But separatist aspirations are not confined to Europe. They can also be found in Asia, Africa, and even Oceania. This is especially true in countries with a colonial past, where borders were often drawn under external pressure without regard to local factors and the traditional homelands of tribes and peoples.
The strongest non-European powers today are not without this problem either. The world is well aware of the separatist threats facing China. The United States has recently been increasingly touting claims for independence from Taiwan, Tibet, the Xinjiang Uygur Autonomous Region, Hong Kong, and Macau. A little more than half a century ago, Beijing was also fighting separatism in Inner Mongolia, but demographic trends have rendered this problem less relevant.
That said, even the US itself, which from the outside appears to be one of the most monolithic nations in the word, could easily be divided into 11 smaller nations. Stories about Americans pushing for the independence of individual states – California and Texas, for example – pop up in the media from time to time, while more exotic movements advocating the independence of entire regions, such as Cascadia or the Republic of New Africa, also exist.
At any rate, a complete list of all the separatist movements around the world would occupy a separate room in a library.
Is there a solution?
Timofey Bordachev, program director at the Valdai Club, in Moscow, believes that “Globally, separatism is a reaction to disassociation, the construction of new fences, and the rise of nationalism.”
“If there was real globalization, there would be no separatism. Borders would be transparent, and people wouldn’t care where they live.
Separatism is a struggle against the nationalism of the titular nation.
Why do residents of Donbass and Eastern Ukraine want to get out from under Kiev’s power? The reason is Ukrainian nationalism. Why did separatists wanting to break with Georgia appear in South Ossetia and Abkhazia? Because Tbilisi tried to impose Georgian nationalism on these regions. That’s it. The reason behind separatism always stems from the nationalism of the larger nation,” the expert told RT.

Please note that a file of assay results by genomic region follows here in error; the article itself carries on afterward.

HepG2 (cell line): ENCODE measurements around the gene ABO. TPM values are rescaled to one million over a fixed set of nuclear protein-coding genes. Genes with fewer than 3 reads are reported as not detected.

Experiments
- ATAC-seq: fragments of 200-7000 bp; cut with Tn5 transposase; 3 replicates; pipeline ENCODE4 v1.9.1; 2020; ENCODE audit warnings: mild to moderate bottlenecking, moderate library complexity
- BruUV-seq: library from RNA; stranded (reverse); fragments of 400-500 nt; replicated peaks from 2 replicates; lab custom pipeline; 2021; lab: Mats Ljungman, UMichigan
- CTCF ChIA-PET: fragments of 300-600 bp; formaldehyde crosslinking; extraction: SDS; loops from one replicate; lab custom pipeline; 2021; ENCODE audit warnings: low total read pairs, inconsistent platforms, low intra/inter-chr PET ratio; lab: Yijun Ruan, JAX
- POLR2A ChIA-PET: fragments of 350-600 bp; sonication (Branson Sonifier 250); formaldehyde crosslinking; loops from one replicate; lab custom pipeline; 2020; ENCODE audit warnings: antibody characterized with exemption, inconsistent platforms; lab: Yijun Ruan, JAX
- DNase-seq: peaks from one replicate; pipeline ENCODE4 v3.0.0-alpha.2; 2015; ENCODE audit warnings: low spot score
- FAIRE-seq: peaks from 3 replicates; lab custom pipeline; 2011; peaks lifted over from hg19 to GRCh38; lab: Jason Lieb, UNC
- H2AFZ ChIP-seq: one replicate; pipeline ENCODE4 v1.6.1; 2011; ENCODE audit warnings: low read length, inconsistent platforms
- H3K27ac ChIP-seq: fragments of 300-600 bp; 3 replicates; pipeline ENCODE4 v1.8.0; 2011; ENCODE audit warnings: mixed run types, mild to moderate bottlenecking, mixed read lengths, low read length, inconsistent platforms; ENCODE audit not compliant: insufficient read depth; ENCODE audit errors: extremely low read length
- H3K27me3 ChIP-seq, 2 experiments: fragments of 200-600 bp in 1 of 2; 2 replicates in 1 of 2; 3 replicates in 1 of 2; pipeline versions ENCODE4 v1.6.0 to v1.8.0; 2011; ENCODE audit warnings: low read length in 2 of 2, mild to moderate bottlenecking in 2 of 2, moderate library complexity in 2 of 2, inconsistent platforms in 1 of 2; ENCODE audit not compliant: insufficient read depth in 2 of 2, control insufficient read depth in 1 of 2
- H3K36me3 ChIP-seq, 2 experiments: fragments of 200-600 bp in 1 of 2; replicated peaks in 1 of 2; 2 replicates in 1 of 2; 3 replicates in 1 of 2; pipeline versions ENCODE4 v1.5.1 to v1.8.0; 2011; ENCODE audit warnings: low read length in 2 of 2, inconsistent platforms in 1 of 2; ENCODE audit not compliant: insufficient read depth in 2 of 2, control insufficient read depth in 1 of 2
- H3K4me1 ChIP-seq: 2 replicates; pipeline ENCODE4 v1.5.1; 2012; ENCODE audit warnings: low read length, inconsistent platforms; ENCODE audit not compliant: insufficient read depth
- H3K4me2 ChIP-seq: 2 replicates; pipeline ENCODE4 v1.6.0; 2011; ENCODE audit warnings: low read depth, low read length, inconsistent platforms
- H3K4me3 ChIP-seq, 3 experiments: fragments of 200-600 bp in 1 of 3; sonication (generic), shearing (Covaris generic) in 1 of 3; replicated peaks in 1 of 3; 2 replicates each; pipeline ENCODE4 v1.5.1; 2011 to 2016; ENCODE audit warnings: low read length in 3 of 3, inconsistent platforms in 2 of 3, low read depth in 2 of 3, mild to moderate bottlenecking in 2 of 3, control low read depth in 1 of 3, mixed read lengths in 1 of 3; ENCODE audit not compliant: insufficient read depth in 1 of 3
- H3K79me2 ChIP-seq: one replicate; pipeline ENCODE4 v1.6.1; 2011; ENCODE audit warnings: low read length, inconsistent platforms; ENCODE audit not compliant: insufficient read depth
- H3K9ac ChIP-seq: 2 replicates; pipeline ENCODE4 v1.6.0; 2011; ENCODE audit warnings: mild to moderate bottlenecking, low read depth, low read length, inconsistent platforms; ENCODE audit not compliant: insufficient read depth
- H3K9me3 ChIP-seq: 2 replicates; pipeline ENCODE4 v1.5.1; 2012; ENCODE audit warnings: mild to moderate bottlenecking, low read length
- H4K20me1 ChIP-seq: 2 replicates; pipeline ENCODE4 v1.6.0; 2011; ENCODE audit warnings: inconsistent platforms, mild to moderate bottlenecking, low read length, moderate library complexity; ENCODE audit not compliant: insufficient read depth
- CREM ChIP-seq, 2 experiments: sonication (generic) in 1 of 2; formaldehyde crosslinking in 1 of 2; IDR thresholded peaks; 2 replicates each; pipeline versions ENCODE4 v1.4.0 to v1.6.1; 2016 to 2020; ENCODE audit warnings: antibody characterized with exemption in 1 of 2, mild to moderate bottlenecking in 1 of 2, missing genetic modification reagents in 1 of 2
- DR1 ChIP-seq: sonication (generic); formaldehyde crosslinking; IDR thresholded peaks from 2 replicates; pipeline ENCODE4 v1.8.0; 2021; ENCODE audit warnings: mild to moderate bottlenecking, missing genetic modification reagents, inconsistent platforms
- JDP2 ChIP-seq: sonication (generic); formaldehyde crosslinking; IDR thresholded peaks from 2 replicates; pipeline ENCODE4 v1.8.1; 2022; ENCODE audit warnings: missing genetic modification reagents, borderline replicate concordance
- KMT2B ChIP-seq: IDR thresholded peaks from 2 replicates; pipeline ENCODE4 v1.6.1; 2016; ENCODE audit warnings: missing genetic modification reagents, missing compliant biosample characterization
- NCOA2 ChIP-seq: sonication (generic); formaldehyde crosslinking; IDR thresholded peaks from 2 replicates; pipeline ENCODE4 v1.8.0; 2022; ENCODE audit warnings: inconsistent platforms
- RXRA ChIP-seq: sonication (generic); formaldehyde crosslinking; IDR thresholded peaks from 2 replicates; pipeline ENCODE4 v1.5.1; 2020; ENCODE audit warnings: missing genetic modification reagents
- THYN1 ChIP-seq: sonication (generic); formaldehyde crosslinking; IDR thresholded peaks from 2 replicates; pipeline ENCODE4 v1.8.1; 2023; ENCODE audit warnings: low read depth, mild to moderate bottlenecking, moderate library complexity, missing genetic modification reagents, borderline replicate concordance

Nikolay Topornin, associate professor at the Moscow State Institute of International Relations’ Department of European Law, has a slightly different point of view. According to him, “There is no clear relation between separatist tendencies and global integration processes.”
“Each case has its own history, its own characteristics, its own roots. But yes, most often a whole complex of historical, cultural, religious, linguistic, educational, and economic reasons lies behind each example of separatism,” he pointed out.
In some sense, globalization has contributed to the growth of separatism, according to the expert. One of its consequences has been the appearance of glocalization, with regional differences strengthening, rather than disappearing as expected. “Instead of merging and unifying, trends in the opposite direction are emerging and gaining strength: separatist leanings, increased attention on local differences, heightened interest in ancient traditions, and the revival of dialects,” he said.
Under these conditions, there are only two ways to fight separatism: repression and concessions. Countries often employ both of these methods simultaneously by persecuting separatist-minded activists, while granting separatist regions more autonomy at the same time. However, according to Timofey Bordachev, there is a more universal prescription:
“Is there a theoretical solution to the problem of separatism? Yes. It’s an empire. The only prescription for separatism is an empire: large multinational, multi-confessional countries, such as Russia, China, and, to some extent, the United States.”